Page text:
In total, more than three dozen countries operate UAVs, including Belarus, Colombia, Sri Lanka and Georgia. Some analysts say Georgian armed forces, equipped with Israeli drones, outperformed Russia in aerial intelligence during their brief war in August 2008. (Russia also buys Israeli drones.)

    Iran builds drones, one of which was shot down over Iraq by American forces in February. The model in question can reportedly collect ground intelligence from an altitude of 4,000 metres as far as 140km from its base. This year Iranian officials said they had developed a new drone with a range of more than 1,900km. Iran has supplied Hizbullah militants in Lebanon with a small fleet of drones, though their usefulness is limited”.

  2. I don’t think the fact that UAVs appear in dystopian sci-fi has much moral bearing.

    Sci-fi also contains examples of highly moral autonomous entities, such as the Thistledown library in Eon.

  3. “I don’t find the ethical discussion concerning UAV’s particularly compelling.”

    So, I agree? I don’t understand the criticism. Is it one?

  4. “My point is rather that the fact that UAVs are not even recognized as harbingers for a dystopic future is a sign that we are already in it.”

    Us “being in” a dystopian future isn’t a moral issue.

  5. Why are autonomous aircraft emotionally compelling for you? To be part of a dystopian future, they need to be frightening or dreadful somehow.

    I don’t think the present can be dystopian any more than it can be utopian. Both terms can only refer to alternatives that satisfy or fail to satisfy certain preferences of ours.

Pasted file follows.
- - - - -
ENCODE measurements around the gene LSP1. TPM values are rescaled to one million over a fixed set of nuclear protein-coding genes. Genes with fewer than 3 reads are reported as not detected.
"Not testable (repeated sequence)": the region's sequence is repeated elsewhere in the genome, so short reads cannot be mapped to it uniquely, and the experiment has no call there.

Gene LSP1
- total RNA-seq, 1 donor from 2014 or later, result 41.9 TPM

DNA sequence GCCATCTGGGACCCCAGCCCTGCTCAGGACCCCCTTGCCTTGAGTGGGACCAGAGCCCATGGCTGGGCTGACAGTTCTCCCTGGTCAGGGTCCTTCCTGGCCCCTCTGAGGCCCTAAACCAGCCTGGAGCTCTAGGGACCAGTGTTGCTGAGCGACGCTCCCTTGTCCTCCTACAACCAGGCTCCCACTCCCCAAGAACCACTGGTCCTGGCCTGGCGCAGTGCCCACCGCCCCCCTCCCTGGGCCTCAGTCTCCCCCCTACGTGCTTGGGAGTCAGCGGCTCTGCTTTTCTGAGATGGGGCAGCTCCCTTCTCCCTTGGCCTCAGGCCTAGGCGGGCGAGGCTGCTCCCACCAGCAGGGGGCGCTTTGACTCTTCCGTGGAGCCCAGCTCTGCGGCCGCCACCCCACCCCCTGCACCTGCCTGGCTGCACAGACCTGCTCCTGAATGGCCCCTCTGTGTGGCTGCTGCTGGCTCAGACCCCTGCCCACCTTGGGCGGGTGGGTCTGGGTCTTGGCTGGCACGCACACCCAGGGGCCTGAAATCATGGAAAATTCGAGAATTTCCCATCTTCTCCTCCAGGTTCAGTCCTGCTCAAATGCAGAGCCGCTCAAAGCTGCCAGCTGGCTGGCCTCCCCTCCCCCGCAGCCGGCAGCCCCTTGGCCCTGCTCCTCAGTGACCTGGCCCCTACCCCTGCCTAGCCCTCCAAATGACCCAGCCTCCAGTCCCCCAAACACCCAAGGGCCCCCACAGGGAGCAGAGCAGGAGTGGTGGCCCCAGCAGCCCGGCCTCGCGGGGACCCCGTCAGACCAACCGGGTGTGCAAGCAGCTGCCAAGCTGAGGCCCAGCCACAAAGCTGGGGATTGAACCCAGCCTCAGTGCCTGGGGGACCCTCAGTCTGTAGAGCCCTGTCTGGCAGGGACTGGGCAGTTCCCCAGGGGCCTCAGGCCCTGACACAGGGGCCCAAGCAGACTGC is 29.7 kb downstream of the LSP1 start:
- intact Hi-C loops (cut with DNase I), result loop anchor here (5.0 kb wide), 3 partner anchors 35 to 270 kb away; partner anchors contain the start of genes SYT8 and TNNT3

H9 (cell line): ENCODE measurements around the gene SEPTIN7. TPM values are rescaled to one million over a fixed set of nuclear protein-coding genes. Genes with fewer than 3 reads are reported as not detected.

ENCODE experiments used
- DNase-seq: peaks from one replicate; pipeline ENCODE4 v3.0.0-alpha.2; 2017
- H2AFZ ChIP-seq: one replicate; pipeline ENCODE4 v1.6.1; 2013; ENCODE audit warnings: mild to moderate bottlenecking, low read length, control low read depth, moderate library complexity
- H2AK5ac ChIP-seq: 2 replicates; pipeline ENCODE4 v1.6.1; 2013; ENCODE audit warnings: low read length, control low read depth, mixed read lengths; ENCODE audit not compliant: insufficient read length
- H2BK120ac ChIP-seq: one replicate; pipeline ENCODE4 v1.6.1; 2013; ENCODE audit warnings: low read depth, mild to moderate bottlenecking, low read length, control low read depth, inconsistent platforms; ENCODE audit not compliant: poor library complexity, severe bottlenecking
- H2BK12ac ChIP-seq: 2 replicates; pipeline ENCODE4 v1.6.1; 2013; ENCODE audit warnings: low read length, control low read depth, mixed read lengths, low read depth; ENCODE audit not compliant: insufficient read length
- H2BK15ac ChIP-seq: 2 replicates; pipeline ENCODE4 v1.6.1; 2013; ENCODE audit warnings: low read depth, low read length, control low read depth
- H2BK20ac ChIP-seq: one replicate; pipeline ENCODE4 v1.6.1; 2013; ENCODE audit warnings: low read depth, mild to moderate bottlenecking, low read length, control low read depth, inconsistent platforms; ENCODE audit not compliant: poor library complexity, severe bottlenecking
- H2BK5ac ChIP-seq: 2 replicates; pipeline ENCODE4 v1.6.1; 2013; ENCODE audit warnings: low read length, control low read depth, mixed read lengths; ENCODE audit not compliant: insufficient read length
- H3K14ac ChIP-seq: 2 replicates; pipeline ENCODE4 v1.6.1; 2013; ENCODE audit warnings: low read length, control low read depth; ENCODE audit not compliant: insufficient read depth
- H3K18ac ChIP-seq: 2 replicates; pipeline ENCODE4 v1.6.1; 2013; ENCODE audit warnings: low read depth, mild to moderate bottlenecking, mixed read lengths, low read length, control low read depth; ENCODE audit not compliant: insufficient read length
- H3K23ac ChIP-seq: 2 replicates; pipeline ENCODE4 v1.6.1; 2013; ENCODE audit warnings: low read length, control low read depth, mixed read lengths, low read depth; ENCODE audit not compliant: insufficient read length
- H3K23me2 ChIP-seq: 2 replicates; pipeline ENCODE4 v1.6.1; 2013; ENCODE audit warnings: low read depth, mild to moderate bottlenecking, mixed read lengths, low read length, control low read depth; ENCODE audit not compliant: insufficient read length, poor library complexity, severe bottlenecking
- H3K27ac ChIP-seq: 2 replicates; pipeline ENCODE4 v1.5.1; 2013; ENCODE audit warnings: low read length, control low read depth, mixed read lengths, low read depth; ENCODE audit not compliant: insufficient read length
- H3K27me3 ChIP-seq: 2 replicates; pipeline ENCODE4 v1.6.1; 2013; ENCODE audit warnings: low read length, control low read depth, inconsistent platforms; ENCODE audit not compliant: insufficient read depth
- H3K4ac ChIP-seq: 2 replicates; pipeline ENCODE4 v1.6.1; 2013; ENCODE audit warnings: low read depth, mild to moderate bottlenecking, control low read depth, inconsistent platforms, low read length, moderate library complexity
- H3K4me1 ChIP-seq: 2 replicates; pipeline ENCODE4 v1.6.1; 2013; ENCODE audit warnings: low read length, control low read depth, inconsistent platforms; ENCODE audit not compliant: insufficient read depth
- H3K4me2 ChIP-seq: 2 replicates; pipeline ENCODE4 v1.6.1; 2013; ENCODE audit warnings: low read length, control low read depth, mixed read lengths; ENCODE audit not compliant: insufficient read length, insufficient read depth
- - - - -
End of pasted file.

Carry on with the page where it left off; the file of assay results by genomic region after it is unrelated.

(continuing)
6. Did I say they were emotionally compelling? They are, certainly. But this was not what I was trying to show.

    What I was trying to show, most unsatisfyingly, is that the “future” has already arrived, and that its “dystopic” aspects are not in the morality or immorality of particular objects, but in the breakdown of codes, of ideals.

    Cohen says “Give me back the Berlin wall, give me Stalin or St Paul, I’ve seen the future baby and it’s murder”.

    What is “murder” in this lyric? It is not the killing of a person, but the killing of “measure”:

    “Won’t be nothing you can measure anymore, the Blizzard of the world has crossed the threshold and it’s overturned the order of the soul”

    I suppose I have not adaquately connected this to the moral debate concerning UAV’s. Of course, on the surface, the fact we are having a moral debate about them seems to indicate we are still within the order of the soul – that we do have codes. The US Navy’s concern for Int. Law in the publication of the report we’ve referred to could be expressing the strength of the “order of the soul”.